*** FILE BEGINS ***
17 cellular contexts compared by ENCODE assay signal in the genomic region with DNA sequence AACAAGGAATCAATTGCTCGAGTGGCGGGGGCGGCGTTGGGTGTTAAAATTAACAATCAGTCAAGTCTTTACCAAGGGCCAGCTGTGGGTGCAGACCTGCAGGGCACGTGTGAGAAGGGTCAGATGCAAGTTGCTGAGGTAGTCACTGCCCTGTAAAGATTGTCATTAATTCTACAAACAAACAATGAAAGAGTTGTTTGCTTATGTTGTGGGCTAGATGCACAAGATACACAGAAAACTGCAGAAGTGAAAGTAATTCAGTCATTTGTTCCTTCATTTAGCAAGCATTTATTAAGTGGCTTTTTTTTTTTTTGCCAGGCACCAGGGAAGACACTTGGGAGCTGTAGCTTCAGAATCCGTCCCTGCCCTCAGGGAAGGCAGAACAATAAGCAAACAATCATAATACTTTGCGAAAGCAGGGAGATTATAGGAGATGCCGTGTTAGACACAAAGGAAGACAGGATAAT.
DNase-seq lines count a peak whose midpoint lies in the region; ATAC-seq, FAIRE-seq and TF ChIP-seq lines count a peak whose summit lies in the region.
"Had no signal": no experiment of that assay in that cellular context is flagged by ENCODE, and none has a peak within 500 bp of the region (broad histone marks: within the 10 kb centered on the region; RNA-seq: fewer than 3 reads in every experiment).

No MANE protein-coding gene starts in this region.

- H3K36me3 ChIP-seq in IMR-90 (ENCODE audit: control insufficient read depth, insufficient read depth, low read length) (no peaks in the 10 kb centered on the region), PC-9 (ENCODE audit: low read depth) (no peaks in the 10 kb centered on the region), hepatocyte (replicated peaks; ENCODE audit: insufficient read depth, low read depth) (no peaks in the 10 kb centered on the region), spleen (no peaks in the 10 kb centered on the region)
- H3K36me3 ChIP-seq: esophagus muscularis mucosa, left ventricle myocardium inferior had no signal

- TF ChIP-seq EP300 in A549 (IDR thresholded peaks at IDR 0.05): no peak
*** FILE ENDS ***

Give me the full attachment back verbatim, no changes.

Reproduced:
17 cellular contexts compared by ENCODE assay signal in the genomic region with DNA sequence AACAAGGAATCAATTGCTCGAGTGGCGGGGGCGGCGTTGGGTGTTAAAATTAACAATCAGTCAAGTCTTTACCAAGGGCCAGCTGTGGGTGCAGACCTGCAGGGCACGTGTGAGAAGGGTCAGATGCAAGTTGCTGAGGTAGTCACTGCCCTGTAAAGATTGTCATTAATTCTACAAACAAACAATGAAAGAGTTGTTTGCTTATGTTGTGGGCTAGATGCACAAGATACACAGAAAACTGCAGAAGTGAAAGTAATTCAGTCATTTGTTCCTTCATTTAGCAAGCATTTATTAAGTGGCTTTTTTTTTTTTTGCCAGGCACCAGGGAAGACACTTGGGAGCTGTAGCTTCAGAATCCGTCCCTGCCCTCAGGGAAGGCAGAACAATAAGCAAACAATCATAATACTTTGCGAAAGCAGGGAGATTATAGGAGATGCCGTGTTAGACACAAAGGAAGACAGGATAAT.
DNase-seq lines count a peak whose midpoint lies in the region; ATAC-seq, FAIRE-seq and TF ChIP-seq lines count a peak whose summit lies in the region.
"Had no signal": no experiment of that assay in that cellular context is flagged by ENCODE, and none has a peak within 500 bp of the region (broad histone marks: within the 10 kb centered on the region; RNA-seq: fewer than 3 reads in every experiment).

No MANE protein-coding gene starts in this region.

- H3K36me3 ChIP-seq in IMR-90 (ENCODE audit: control insufficient read depth, insufficient read depth, low read length) (no peaks in the 10 kb centered on the region), PC-9 (ENCODE audit: low read depth) (no peaks in the 10 kb centered on the region), hepatocyte (replicated peaks; ENCODE audit: insufficient read depth, low read depth) (no peaks in the 10 kb centered on the region), spleen (no peaks in the 10 kb centered on the region)
- H3K36me3 ChIP-seq: esophagus muscularis mucosa, left ventricle myocardium inferior had no signal

- TF ChIP-seq EP300 in A549 (IDR thresholded peaks at IDR 0.05): no peak